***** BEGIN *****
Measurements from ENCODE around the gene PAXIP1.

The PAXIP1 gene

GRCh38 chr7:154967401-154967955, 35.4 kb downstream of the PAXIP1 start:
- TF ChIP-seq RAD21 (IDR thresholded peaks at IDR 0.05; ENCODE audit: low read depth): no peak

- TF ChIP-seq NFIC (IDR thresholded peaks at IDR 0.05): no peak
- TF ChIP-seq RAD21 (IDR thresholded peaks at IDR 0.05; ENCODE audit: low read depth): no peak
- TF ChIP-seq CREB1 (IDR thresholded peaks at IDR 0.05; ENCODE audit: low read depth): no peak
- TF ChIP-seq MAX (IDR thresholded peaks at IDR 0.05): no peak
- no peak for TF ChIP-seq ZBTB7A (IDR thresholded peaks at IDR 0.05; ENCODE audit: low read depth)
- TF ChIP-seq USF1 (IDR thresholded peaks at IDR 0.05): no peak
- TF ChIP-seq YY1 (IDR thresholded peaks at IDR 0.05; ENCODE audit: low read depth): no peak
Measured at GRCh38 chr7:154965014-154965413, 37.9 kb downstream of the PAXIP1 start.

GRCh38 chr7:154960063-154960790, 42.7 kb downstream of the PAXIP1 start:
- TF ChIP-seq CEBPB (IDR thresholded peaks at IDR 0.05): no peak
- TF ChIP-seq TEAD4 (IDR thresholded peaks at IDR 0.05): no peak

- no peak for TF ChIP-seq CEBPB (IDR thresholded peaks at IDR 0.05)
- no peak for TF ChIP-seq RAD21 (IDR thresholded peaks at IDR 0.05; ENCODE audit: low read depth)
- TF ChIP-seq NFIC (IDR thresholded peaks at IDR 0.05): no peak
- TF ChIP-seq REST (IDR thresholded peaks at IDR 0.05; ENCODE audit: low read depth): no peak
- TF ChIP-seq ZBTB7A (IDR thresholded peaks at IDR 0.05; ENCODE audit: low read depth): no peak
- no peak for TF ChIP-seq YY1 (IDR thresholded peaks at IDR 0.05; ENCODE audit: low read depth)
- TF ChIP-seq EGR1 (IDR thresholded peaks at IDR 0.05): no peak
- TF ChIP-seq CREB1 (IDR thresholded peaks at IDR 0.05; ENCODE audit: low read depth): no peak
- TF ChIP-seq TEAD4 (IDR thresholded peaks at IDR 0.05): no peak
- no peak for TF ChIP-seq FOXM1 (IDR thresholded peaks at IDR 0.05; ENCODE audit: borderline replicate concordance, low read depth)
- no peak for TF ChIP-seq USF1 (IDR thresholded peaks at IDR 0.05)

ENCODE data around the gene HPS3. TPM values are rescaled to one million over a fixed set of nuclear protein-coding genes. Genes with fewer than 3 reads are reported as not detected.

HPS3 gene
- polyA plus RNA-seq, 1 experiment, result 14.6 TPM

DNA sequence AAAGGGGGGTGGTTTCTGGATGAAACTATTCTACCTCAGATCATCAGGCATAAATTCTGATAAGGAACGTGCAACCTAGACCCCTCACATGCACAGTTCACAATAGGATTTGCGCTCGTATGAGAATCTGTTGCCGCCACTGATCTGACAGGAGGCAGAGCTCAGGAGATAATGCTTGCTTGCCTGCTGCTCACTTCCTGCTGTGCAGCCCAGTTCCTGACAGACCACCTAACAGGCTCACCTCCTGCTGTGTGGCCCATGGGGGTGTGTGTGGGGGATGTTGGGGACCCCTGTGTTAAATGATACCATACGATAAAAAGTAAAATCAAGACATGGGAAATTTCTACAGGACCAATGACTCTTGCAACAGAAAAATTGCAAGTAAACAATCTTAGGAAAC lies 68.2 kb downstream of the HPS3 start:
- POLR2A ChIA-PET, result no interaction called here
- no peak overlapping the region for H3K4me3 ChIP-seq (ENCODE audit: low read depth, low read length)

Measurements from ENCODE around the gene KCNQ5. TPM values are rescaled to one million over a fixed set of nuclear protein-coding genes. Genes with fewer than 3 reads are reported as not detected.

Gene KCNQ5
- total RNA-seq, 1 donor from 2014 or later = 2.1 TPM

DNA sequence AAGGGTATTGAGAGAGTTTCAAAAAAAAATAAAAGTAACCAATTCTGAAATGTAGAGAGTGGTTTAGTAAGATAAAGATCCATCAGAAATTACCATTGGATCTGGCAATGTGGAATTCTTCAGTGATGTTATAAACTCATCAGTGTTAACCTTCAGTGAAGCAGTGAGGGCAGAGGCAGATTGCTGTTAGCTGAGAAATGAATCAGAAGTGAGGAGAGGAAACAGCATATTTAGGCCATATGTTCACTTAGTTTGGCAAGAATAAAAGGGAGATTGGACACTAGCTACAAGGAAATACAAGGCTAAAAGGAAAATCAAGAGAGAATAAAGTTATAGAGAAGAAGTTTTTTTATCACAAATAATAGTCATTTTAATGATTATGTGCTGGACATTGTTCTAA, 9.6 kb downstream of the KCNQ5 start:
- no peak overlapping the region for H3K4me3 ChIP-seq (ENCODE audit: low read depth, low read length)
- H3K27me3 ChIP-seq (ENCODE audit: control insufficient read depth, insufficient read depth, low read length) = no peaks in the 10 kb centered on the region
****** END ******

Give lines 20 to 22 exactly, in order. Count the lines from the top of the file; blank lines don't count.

- TF ChIP-seq ZBTB7A (IDR thresholded peaks at IDR 0.05; ENCODE audit: low read depth): no peak
- no peak for TF ChIP-seq YY1 (IDR thresholded peaks at IDR 0.05; ENCODE audit: low read depth)
- TF ChIP-seq EGR1 (IDR thresholded peaks at IDR 0.05): no peak